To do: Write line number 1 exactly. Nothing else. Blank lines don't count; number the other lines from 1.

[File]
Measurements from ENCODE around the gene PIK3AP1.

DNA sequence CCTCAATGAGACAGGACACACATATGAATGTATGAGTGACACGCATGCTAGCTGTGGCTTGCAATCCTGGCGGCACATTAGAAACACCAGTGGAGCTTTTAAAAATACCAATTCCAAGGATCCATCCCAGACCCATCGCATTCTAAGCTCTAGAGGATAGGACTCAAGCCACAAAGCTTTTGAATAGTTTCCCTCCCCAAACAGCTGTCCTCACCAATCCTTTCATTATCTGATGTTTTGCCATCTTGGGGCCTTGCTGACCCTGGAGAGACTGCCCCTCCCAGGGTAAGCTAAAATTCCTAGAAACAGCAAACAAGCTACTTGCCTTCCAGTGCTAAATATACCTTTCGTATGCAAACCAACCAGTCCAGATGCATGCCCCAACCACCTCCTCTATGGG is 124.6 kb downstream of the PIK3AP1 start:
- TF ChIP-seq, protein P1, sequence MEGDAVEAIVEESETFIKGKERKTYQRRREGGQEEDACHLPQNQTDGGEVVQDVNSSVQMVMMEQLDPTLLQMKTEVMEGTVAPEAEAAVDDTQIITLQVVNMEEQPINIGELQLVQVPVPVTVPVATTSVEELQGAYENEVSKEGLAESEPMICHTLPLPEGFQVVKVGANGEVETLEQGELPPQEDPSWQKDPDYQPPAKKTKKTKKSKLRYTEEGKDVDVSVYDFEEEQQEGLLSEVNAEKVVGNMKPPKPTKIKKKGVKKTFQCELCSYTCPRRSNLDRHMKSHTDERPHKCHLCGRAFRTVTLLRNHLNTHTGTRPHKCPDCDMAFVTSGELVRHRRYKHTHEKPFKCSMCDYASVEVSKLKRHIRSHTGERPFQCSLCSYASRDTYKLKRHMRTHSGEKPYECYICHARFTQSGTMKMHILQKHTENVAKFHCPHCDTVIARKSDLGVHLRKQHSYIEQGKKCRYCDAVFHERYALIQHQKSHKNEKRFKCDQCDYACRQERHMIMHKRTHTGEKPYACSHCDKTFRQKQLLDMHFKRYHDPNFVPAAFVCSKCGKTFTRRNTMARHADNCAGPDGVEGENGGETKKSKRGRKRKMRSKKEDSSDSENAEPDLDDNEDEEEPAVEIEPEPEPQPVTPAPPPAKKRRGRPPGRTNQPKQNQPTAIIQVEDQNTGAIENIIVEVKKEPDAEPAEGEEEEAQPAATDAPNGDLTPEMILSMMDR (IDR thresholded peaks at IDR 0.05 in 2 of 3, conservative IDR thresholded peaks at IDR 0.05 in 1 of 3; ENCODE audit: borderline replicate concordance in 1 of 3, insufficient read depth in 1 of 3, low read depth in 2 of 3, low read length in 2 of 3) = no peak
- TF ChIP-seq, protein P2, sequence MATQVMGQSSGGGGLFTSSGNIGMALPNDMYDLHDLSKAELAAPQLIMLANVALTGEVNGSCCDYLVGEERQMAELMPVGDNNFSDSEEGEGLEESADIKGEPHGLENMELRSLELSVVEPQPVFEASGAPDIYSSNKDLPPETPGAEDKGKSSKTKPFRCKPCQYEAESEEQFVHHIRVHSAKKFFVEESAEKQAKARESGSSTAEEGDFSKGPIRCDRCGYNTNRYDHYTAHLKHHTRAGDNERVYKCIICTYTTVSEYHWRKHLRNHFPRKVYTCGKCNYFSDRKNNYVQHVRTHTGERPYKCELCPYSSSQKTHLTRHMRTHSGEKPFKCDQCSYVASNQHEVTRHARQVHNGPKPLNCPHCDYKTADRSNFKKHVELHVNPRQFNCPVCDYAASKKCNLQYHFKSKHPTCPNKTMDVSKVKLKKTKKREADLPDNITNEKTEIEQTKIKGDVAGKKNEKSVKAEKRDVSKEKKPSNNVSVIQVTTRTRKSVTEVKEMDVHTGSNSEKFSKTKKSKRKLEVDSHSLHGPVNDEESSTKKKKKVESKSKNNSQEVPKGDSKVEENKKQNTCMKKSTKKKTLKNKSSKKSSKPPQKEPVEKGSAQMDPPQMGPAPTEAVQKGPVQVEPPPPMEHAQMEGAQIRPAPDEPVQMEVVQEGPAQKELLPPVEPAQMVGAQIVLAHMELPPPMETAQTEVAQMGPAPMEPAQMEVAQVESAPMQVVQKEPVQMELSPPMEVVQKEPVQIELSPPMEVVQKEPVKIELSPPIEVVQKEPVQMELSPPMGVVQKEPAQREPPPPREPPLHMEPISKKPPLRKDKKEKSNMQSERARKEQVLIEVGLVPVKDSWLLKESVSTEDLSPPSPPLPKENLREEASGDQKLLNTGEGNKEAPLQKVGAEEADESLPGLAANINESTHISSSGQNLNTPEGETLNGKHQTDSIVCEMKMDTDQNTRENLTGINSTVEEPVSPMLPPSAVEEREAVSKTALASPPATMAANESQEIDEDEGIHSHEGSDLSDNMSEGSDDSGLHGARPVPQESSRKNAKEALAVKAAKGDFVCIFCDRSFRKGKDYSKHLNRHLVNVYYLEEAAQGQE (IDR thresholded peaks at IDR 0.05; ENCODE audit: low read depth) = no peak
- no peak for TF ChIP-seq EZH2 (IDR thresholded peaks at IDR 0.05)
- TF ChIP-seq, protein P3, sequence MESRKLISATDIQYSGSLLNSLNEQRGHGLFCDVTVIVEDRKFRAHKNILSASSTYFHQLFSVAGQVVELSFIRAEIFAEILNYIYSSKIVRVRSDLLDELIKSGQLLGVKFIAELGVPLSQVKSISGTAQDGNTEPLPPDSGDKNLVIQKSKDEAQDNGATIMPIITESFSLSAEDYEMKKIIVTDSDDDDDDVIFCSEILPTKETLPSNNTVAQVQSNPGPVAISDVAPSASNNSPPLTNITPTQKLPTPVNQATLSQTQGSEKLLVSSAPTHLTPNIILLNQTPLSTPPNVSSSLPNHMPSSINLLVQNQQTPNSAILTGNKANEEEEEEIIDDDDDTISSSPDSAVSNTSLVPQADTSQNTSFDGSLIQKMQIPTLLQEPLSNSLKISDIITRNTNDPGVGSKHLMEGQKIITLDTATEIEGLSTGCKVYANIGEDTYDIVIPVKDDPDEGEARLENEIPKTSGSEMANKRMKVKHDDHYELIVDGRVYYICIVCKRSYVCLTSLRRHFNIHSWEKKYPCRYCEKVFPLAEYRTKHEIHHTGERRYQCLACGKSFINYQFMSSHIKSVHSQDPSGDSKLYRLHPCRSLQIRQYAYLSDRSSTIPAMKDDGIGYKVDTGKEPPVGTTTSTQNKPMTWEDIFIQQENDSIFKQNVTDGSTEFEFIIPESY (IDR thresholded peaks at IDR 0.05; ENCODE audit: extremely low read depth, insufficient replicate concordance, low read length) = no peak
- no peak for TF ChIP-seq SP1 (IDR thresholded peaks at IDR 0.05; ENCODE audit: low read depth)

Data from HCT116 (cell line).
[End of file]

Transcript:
Measurements from ENCODE around the gene PIK3AP1.